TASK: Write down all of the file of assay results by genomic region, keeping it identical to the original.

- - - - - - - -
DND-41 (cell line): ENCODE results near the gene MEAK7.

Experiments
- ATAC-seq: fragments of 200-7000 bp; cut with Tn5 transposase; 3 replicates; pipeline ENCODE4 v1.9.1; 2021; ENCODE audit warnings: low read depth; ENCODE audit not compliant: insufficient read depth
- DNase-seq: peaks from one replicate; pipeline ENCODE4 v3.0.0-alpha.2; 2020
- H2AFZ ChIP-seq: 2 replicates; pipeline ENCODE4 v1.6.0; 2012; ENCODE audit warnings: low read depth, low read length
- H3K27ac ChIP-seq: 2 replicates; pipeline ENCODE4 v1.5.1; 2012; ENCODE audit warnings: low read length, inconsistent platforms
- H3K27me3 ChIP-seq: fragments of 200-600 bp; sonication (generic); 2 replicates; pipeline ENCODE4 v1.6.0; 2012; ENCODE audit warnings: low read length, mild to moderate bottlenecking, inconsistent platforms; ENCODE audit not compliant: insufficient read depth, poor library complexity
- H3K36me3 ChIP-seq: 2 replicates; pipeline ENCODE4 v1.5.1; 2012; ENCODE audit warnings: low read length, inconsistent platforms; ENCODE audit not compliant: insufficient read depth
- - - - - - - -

DND-41 (cell line): ENCODE results near the gene MEAK7.

Experiments
- ATAC-seq: fragments of 200-7000 bp; cut with Tn5 transposase; 3 replicates; pipeline ENCODE4 v1.9.1; 2021; ENCODE audit warnings: low read depth; ENCODE audit not compliant: insufficient read depth
- DNase-seq: peaks from one replicate; pipeline ENCODE4 v3.0.0-alpha.2; 2020
- H2AFZ ChIP-seq: 2 replicates; pipeline ENCODE4 v1.6.0; 2012; ENCODE audit warnings: low read depth, low read length
- H3K27ac ChIP-seq: 2 replicates; pipeline ENCODE4 v1.5.1; 2012; ENCODE audit warnings: low read length, inconsistent platforms
- H3K27me3 ChIP-seq: fragments of 200-600 bp; sonication (generic); 2 replicates; pipeline ENCODE4 v1.6.0; 2012; ENCODE audit warnings: low read length, mild to moderate bottlenecking, inconsistent platforms; ENCODE audit not compliant: insufficient read depth, poor library complexity
- H3K36me3 ChIP-seq: 2 replicates; pipeline ENCODE4 v1.5.1; 2012; ENCODE audit warnings: low read length, inconsistent platforms; ENCODE audit not compliant: insufficient read depth